When the headache had fled, a nurse came with a wheelchair. Danielle leaned down and whispered, “She wants you to sing for her too.”

As the nurse wheeled us down a long hall, I sang, shouting at the top of my lungs, about Morphine Bill and Cocaine Sue.  Passing nurses and doctors laughed and spurred me on.

At the end of the hall stood a couple with a six-or-seven-year old boy. The parents gaped. The boy’s eyes widened. The nurse leaned down, “Shhh! Shhh! The child! The child!” 

By then, we’d come to the foyer. Everyone grinned. The receptionist rose, leaned toward me, and whispered, “We’re feeling a little better now, aren’t we?”

“You bet!” I shouted and left the hospital—at my loopiest!


Friday, October 18, 2019

In the Interim

Several postings ago, I shared with you my decision to post every other Sunday for the foreseeable future. So this coming Sunday is my “regular” posting day. I hope that day to share with you a friendship of fifty-three years between me and Bob Kraske, my first boss after leaving the convent. He became my writing mentor; later, he became my mentor for aging. So I have a lot I’d like to share with you about Bob.

That’s for this coming Sunday.

Today, I simply want to express my regret for being unable to do any blogging for the past few weeks. I’ve visited a few blogs, but visiting has been erratic. I miss reading about what is happening in your lives, but Meniere’s headaches and joint pain have kept me lying low—mostly resting on the couch.

The headaches are like migraines in intensity. However, there is no extra sensitivity to light. Symptoms from Meniere’s can happen at any time, but are more evident when the barometer is bopping up and down—rising and falling precipitously. That especially happens when the seasons change: late March/early April and late September/early October are the most problematic times for me. 

This past Sunday, my sister-in-law drove me to Emergency because I’d had one of the headaches for 35 hours and it simply wouldn’t desist—no matter how much medication, prescription and otherwise, that I swallowed. It was, perhaps, the worse headache I’ve ever had. I had a vision of using a machete to cut off my head! Then I broke out laughing as I realized I’d have no way to reattach it!

After an EDG, blood draw, and Cat Scan in Emergency, I was given the first tier of medications. They didn’t do the trick, so I got the second tier—morphine.
Wow!  I’d never had morphine before. It’s quite a drug. I hope never to have it again.   

But the headache went away and something really amusing happened while I was in a loopy morphine state. I’ll share that with you in a couple of weeks. I hope I can make it as funny as it was. Arkansas Patti is able to not only tell but write stories that make me laugh out loud. I hope to follow her lead and do the same with this story. We’ll see if I can pull it off in early November.

The left-knee pain will soon be taken care of as I’m having replacement surgery on Monday, November 18. First it was scheduled for October 13 and then December 4, but it now seems that the 18thwill happen. I’ve been icing my knee twice daily and taking meds for discomfort. All is well. I’m just tired. I think pain does that—it tires us out.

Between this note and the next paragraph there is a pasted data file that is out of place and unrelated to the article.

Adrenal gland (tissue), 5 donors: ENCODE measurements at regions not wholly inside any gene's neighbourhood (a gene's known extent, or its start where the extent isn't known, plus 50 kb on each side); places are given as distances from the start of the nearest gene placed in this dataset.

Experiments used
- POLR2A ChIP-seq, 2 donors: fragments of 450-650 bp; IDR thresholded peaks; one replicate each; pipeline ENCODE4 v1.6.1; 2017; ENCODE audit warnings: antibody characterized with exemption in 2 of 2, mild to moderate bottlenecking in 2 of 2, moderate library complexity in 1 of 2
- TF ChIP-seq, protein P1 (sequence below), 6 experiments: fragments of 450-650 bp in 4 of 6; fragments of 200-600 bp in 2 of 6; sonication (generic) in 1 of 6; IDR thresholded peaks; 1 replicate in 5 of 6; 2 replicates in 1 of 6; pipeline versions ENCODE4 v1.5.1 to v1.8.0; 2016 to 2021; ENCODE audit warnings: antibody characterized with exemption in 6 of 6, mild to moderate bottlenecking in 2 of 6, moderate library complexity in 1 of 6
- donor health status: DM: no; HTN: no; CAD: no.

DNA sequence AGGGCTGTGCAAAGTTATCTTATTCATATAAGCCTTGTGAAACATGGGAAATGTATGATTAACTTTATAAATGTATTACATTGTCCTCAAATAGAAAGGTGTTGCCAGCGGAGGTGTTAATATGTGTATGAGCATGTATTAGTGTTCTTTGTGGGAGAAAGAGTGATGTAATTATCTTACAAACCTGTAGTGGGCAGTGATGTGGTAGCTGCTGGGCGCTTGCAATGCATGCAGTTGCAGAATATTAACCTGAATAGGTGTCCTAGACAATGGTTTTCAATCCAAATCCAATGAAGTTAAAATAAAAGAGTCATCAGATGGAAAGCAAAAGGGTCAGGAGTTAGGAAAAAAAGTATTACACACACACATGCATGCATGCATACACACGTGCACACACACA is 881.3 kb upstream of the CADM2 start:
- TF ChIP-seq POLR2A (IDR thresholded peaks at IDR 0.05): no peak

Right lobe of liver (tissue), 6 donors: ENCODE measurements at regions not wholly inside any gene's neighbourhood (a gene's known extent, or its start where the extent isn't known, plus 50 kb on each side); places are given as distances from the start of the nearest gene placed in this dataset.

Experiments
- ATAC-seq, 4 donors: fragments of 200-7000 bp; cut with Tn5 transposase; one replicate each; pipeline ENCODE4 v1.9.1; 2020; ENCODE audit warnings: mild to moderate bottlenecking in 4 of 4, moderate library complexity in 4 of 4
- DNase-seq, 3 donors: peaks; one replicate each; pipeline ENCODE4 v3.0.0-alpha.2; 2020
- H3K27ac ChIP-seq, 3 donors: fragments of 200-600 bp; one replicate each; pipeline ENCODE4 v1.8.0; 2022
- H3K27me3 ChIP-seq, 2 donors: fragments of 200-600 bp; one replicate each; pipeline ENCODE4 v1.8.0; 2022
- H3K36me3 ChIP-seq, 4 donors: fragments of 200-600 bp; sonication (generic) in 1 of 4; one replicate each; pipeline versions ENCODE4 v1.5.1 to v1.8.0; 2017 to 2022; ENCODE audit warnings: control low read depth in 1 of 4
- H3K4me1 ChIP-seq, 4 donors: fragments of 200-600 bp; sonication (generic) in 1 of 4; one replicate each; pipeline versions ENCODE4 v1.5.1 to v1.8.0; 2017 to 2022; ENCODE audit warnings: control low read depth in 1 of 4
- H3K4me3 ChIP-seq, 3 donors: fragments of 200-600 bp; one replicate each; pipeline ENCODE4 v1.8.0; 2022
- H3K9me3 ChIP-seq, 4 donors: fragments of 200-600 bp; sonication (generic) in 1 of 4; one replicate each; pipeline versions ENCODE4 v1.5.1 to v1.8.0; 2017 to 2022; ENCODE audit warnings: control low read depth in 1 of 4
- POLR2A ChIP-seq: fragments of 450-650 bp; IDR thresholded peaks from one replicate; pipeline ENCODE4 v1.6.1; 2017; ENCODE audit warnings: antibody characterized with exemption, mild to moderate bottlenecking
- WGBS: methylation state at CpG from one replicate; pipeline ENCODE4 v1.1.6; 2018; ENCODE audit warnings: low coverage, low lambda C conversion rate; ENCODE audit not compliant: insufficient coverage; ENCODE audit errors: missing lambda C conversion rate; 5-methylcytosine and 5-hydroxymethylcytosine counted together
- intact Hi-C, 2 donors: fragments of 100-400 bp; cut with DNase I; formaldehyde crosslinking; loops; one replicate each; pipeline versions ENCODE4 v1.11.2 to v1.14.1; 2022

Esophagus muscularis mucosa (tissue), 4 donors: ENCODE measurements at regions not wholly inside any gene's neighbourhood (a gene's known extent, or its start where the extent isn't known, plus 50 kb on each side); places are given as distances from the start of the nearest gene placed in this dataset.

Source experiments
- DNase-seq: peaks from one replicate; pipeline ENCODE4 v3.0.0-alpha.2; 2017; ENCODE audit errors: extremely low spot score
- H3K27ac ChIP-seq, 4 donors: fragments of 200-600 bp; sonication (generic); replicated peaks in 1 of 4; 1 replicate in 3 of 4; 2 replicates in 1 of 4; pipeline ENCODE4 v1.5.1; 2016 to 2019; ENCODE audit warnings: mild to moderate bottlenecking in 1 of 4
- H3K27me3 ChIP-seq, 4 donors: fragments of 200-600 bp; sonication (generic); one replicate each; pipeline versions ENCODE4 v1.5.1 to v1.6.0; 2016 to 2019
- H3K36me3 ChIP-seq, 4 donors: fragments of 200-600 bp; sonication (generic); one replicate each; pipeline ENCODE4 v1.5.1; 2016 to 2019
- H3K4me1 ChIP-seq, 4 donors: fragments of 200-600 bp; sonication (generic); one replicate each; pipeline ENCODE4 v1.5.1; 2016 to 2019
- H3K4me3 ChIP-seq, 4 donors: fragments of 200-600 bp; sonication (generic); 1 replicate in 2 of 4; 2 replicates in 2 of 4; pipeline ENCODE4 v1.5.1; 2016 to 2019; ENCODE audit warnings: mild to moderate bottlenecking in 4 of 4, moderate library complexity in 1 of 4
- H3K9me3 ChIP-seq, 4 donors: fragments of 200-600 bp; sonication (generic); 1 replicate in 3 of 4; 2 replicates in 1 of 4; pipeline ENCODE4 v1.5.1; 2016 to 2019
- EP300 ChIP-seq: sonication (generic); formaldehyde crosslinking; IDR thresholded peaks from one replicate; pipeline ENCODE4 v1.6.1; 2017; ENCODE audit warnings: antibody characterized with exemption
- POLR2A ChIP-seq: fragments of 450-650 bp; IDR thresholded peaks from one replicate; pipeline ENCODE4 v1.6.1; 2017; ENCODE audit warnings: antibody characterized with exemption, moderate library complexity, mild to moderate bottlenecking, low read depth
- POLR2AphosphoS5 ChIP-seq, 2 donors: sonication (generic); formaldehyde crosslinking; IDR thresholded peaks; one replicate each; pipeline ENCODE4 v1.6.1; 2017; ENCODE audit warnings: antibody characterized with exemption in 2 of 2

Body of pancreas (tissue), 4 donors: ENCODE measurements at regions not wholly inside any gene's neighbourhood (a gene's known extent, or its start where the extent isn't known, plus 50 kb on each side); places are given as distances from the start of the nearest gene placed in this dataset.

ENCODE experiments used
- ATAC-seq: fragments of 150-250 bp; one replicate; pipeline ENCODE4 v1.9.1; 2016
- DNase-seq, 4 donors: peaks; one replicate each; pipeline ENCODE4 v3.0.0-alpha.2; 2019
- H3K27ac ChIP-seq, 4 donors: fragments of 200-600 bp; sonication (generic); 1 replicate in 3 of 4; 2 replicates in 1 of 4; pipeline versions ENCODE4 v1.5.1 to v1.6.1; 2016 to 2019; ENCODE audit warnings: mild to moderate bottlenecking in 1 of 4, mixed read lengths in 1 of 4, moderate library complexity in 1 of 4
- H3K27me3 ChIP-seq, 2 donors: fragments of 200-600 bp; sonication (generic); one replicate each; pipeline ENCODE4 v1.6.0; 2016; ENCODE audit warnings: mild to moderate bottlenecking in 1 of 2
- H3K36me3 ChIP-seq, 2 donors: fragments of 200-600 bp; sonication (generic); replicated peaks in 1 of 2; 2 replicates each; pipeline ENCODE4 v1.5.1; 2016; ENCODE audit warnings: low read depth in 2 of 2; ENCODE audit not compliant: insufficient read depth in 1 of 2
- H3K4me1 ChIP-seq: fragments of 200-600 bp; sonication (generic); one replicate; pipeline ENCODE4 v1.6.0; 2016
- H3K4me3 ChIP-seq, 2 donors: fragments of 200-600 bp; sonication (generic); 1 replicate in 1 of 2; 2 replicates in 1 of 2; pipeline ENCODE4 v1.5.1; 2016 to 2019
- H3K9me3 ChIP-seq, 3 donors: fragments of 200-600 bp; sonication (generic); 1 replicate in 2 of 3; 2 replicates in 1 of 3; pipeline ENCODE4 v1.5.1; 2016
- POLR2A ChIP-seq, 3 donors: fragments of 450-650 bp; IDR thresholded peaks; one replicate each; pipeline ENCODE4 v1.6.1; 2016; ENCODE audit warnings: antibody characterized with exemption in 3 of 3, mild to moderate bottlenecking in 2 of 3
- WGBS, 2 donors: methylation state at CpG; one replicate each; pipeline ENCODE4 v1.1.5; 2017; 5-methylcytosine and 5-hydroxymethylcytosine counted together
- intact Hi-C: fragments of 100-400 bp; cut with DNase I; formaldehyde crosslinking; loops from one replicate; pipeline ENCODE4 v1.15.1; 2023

So, all this is to say that I’m sorry I haven’t been visiting your blogs, reading them, and leaving comments. I hope that all is well with each of you and that you are able to live within the day and find the peace that dwells at the deep center of yourself.

Please be gracious to yourselves as you travel this journey we are all on.


Sunday, October 6, 2019

Soldier Boy: The WWII Letters of Donald G. Reimer

During this past week, I’ve avidly read the e-book entitled Soldier Boy: The WWII Letters of Donald G. Reimer. A fellow blogger—Cynthia Reimer—discovered the letters a few years ago in her grandparents’ attic. Along with her dad’s letters home she also discovered letters that had been sent to him. He’d kept them and at one point during the war had sent them back home for safekeeping.

Thus, these letters vividly show us what was happening—between January 1943 and late 1946—on the home front as well as in the boot camps in the United States and the jungles of the Pacific.

Cynthia sorted these handwritten letters, added transition; clear explanations for what was happening month by month in the European and Pacific Theaters of War; and entertaining information on the camps her father was in and on the radio shows, songs, and celebrities who were popular at the time.

For me, this book Soldier Boy was a revelation. When the war began, I was in kindergarten and in 3rd grade when it ended. I knew what was happening from what adults said, from the movie newsreels, and from the newspaper headlines.

Also, every week, Mom gave me our ration books and I bought groceries at the corner store across our grade school. The owner had pinned a large world map pinned to the wall behind the cash register. As I waited for the bus, he’d point out what was happening in both theaters of war. He made the war and the world come alive for me.